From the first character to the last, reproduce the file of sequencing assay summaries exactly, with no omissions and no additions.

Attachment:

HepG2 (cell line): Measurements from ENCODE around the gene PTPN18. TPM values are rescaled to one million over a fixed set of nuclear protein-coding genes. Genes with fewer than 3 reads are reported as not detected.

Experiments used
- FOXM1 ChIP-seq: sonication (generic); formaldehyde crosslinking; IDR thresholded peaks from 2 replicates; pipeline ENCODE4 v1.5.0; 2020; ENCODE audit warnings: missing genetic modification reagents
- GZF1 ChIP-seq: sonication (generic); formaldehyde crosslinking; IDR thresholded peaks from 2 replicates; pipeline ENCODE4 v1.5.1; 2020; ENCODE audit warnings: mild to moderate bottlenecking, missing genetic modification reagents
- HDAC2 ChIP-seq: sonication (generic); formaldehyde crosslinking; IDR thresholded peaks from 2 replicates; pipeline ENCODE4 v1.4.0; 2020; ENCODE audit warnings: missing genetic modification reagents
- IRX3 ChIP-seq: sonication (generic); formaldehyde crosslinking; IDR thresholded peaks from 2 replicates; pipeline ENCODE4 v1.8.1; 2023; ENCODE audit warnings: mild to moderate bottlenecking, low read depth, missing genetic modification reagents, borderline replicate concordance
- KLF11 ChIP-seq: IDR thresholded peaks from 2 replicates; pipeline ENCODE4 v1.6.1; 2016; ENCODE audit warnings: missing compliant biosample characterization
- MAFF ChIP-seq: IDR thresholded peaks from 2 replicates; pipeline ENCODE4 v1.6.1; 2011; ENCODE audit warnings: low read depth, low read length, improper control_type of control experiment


HepG2 (cell line): Measurements from ENCODE around the gene PTPN18. TPM values are rescaled to one million over a fixed set of nuclear protein-coding genes. Genes with fewer than 3 reads are reported as not detected.

Experiments used
- FOXM1 ChIP-seq: sonication (generic); formaldehyde crosslinking; IDR thresholded peaks from 2 replicates; pipeline ENCODE4 v1.5.0; 2020; ENCODE audit warnings: missing genetic modification reagents
- GZF1 ChIP-seq: sonication (generic); formaldehyde crosslinking; IDR thresholded peaks from 2 replicates; pipeline ENCODE4 v1.5.1; 2020; ENCODE audit warnings: mild to moderate bottlenecking, missing genetic modification reagents
- HDAC2 ChIP-seq: sonication (generic); formaldehyde crosslinking; IDR thresholded peaks from 2 replicates; pipeline ENCODE4 v1.4.0; 2020; ENCODE audit warnings: missing genetic modification reagents
- IRX3 ChIP-seq: sonication (generic); formaldehyde crosslinking; IDR thresholded peaks from 2 replicates; pipeline ENCODE4 v1.8.1; 2023; ENCODE audit warnings: mild to moderate bottlenecking, low read depth, missing genetic modification reagents, borderline replicate concordance
- KLF11 ChIP-seq: IDR thresholded peaks from 2 replicates; pipeline ENCODE4 v1.6.1; 2016; ENCODE audit warnings: missing compliant biosample characterization
- MAFF ChIP-seq: IDR thresholded peaks from 2 replicates; pipeline ENCODE4 v1.6.1; 2011; ENCODE audit warnings: low read depth, low read length, improper control_type of control experiment